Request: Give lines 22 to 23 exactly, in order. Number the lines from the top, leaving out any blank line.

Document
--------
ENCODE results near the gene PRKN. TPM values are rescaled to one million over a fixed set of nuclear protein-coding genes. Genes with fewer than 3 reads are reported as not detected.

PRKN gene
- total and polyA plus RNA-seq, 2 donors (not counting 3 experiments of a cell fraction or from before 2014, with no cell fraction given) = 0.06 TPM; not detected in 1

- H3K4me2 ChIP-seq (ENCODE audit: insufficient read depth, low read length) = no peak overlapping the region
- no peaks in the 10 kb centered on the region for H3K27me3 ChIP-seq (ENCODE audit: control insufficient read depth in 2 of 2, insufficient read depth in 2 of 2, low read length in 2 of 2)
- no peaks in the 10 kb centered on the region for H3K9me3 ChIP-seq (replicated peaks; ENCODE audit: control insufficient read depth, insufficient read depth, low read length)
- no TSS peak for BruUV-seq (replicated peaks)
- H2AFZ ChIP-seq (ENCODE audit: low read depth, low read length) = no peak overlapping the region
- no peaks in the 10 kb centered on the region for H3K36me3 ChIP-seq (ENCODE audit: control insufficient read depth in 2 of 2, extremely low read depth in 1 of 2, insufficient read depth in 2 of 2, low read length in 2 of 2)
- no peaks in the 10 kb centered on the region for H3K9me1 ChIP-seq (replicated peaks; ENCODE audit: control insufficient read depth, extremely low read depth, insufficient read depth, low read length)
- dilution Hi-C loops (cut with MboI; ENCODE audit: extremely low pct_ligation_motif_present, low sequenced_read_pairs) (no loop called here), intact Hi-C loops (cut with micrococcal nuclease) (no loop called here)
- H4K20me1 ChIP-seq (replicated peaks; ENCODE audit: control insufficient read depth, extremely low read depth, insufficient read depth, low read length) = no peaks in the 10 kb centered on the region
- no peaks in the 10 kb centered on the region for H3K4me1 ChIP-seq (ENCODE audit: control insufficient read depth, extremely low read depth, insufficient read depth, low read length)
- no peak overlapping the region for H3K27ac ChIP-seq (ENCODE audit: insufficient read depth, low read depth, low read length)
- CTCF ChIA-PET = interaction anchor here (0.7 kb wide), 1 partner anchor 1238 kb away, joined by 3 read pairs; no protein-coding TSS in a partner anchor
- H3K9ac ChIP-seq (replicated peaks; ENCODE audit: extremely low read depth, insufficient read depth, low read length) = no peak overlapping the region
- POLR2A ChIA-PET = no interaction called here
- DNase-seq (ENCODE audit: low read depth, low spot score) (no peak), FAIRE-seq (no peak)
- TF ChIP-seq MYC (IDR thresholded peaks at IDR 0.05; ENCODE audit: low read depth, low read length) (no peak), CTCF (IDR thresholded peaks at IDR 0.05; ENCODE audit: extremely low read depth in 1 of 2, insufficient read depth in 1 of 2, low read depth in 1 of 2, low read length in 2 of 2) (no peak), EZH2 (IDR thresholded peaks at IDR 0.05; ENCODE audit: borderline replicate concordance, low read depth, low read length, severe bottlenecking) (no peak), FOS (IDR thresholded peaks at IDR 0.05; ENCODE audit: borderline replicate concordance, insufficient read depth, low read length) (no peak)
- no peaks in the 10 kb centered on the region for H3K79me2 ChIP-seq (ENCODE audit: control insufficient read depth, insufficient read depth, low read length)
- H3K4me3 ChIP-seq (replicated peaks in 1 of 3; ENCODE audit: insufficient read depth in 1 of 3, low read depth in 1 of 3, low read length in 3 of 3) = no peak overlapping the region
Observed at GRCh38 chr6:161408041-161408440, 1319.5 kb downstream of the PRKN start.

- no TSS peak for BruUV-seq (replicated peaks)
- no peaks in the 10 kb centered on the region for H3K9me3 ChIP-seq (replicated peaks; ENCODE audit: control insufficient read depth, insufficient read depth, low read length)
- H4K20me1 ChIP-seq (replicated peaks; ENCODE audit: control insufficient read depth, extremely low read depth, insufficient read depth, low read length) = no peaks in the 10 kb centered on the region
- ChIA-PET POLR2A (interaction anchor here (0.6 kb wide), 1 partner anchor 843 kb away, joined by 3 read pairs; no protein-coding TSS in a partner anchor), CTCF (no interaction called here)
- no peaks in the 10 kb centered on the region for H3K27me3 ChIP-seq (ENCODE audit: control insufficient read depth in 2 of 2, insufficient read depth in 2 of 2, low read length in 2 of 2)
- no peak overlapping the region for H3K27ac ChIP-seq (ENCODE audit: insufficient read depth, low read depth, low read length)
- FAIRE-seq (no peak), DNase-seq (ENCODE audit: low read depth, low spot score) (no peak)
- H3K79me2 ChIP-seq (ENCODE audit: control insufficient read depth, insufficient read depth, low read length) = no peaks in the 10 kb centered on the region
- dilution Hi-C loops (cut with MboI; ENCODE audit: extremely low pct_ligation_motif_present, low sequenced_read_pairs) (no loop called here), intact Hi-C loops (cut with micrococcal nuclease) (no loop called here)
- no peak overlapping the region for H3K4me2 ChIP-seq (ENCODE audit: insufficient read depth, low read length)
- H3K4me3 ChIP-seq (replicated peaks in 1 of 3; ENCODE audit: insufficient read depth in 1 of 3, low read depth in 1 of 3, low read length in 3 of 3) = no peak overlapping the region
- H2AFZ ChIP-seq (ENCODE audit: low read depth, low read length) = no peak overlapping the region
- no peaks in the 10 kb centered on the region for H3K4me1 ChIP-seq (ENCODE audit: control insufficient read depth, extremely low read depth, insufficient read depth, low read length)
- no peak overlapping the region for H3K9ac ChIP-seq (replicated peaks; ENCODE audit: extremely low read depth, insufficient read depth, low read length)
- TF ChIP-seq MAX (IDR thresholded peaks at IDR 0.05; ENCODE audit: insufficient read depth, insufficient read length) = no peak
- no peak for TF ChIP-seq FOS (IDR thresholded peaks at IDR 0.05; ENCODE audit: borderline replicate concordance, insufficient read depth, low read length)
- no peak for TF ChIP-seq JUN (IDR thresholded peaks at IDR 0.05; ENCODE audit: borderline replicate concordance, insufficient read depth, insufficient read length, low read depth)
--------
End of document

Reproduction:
Observed at GRCh38 chr6:161408041-161408440, 1319.5 kb downstream of the PRKN start.

- no TSS peak for BruUV-seq (replicated peaks)